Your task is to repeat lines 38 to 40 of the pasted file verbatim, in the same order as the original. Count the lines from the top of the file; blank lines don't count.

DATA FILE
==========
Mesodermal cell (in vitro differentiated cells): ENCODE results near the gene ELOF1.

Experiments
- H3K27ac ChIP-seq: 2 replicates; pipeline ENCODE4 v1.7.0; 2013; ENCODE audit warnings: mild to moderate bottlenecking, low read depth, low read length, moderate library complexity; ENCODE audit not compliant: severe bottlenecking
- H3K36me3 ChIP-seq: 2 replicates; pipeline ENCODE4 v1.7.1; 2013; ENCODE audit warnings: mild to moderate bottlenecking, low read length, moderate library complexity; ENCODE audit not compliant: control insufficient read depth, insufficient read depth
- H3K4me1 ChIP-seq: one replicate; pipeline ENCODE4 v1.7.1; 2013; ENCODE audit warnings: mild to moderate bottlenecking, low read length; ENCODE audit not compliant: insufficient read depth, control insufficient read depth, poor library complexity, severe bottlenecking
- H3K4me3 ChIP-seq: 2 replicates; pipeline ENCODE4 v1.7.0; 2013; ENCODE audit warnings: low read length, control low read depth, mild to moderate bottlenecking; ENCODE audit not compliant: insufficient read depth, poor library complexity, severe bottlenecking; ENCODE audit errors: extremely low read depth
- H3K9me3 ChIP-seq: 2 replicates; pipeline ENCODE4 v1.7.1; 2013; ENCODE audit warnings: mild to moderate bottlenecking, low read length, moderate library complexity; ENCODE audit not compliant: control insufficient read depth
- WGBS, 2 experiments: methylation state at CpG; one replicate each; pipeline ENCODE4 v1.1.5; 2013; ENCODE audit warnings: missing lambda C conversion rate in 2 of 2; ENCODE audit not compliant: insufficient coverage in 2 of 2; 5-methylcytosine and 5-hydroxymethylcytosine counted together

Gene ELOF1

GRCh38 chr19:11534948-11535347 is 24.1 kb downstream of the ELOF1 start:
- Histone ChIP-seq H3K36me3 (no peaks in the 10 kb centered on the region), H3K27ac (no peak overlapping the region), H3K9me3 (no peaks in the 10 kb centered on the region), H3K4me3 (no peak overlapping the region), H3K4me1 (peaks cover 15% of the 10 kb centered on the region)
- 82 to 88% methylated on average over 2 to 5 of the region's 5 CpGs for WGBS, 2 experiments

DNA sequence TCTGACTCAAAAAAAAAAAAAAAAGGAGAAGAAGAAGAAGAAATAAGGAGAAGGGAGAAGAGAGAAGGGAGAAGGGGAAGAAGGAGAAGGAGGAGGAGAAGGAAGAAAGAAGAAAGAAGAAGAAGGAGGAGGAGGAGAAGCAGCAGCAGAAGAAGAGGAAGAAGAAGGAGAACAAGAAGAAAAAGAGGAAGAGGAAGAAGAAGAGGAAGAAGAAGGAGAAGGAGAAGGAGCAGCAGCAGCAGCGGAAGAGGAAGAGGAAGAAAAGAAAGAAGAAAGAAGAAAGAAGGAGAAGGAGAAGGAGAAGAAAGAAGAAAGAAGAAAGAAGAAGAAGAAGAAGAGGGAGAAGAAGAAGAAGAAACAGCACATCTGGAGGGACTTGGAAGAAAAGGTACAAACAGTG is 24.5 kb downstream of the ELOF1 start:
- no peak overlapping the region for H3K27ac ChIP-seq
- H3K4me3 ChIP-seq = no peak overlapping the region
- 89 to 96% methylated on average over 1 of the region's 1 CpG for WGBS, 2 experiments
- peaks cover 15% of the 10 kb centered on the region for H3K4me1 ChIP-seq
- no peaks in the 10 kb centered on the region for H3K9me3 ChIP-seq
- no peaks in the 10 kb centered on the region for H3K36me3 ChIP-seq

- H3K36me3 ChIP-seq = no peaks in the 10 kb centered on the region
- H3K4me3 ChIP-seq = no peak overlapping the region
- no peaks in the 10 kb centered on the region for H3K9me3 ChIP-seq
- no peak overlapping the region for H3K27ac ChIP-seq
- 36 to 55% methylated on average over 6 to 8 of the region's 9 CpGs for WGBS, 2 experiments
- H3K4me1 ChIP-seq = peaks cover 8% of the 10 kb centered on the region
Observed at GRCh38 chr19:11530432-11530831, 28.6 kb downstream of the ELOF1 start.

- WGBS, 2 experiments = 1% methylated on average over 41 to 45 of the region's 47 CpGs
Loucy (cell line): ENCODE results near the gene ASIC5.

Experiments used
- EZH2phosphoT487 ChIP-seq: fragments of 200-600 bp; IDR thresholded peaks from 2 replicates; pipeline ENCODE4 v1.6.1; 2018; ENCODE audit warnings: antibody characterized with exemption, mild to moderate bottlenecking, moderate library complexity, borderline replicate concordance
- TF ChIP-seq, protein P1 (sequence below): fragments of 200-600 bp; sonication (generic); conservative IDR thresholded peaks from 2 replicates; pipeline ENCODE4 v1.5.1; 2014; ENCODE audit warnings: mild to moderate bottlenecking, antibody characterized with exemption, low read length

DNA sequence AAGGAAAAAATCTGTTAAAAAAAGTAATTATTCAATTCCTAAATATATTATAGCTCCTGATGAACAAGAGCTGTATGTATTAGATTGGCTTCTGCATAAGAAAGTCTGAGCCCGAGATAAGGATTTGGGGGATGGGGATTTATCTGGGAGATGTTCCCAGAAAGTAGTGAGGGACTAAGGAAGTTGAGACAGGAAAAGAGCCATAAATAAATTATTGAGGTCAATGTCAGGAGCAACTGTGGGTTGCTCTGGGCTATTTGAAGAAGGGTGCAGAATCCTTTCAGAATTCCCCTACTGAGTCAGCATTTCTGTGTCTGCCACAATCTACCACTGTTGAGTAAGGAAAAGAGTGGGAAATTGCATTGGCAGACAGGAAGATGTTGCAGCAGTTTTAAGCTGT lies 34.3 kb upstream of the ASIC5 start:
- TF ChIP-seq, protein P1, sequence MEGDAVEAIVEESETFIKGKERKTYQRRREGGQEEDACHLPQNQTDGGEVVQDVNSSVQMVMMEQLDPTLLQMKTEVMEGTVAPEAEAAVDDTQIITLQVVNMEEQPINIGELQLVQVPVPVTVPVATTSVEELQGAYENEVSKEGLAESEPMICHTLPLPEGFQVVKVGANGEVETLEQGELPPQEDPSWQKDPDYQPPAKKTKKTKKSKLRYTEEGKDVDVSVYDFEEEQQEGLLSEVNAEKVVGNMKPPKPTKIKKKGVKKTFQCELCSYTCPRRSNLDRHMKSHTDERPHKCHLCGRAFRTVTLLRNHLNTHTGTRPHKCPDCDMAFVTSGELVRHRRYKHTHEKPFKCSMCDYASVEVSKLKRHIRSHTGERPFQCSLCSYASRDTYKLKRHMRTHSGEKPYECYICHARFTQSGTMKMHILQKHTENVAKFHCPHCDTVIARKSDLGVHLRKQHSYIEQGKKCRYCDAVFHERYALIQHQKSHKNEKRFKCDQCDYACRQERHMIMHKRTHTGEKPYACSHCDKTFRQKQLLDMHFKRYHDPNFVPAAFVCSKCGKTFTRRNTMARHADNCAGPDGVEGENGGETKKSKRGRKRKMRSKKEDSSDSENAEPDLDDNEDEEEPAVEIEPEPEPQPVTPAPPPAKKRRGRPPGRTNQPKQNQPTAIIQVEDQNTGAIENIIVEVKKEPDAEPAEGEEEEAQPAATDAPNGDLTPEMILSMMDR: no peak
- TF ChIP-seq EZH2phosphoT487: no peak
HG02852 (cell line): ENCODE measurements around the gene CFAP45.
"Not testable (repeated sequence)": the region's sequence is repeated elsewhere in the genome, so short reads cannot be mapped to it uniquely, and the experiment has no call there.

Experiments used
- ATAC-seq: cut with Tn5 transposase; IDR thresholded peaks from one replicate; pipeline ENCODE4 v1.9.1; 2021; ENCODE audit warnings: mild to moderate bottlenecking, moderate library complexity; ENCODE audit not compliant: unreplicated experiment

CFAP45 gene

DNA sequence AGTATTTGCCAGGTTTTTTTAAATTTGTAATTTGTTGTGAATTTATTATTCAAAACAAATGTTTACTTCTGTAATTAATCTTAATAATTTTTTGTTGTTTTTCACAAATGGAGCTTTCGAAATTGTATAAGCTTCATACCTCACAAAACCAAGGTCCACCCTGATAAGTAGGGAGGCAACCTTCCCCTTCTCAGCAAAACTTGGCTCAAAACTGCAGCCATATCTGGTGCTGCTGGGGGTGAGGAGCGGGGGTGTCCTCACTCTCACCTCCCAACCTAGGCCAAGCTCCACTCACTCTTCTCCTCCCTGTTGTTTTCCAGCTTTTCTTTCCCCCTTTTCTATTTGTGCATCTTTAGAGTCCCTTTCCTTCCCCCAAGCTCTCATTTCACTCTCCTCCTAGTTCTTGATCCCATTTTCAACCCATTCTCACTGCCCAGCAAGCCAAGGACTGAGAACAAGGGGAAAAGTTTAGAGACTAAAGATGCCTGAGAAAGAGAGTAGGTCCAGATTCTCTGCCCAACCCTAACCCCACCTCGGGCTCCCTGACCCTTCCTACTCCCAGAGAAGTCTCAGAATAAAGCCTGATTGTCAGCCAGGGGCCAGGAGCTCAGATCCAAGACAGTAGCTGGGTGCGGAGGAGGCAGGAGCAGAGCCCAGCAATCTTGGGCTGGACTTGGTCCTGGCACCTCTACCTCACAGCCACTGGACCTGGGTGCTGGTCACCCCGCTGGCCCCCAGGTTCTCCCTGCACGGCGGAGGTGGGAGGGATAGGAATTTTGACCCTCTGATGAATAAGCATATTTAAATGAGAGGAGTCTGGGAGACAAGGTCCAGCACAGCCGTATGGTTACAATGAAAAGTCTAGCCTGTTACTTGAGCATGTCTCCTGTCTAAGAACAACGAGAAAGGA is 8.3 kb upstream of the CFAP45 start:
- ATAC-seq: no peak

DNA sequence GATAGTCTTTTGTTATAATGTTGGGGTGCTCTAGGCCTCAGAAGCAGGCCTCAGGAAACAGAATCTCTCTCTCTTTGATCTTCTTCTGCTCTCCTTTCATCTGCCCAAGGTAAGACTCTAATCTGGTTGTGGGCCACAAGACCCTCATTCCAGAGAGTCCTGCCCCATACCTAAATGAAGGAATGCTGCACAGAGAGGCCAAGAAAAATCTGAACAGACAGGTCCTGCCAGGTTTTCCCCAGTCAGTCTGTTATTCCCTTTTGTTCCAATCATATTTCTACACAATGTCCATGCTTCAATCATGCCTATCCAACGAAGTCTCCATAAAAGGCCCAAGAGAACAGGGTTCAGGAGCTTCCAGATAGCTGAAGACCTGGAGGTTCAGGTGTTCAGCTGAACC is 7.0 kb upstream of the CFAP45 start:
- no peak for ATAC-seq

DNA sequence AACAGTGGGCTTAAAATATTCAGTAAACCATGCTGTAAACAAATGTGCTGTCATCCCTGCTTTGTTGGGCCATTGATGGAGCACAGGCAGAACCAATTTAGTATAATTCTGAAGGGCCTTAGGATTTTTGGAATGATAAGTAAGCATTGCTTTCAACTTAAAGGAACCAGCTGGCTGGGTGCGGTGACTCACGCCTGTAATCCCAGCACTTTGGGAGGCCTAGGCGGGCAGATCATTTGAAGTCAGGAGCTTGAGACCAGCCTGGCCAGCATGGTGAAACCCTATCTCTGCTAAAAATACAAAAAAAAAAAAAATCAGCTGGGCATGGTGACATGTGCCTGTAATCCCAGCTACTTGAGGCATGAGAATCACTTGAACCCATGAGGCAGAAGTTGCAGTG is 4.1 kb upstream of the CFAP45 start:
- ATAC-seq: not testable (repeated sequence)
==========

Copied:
- ATAC-seq: cut with Tn5 transposase; IDR thresholded peaks from one replicate; pipeline ENCODE4 v1.9.1; 2021; ENCODE audit warnings: mild to moderate bottlenecking, moderate library complexity; ENCODE audit not compliant: unreplicated experiment

CFAP45 gene

DNA sequence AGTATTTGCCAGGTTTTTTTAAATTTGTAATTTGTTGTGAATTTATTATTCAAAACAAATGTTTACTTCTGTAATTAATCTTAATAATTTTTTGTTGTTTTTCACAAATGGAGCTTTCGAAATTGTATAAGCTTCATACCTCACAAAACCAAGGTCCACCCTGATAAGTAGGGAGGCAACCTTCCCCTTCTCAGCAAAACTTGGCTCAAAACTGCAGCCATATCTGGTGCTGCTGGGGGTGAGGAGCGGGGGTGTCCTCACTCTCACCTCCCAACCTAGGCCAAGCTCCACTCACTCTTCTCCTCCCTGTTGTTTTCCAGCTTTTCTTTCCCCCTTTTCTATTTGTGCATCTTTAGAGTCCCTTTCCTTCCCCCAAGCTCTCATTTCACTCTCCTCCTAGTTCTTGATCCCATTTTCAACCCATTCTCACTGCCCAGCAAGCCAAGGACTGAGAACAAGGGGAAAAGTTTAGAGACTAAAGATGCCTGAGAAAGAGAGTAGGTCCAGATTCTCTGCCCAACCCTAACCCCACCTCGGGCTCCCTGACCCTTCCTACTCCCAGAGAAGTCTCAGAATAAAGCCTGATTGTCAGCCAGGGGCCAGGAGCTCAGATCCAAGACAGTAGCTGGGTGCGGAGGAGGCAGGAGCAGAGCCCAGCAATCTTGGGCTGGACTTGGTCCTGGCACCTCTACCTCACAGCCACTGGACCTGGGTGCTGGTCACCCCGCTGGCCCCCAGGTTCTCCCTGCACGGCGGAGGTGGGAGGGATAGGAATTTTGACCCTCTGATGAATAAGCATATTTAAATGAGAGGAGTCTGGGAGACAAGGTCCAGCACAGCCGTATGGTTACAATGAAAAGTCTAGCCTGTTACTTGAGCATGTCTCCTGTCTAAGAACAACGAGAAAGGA is 8.3 kb upstream of the CFAP45 start: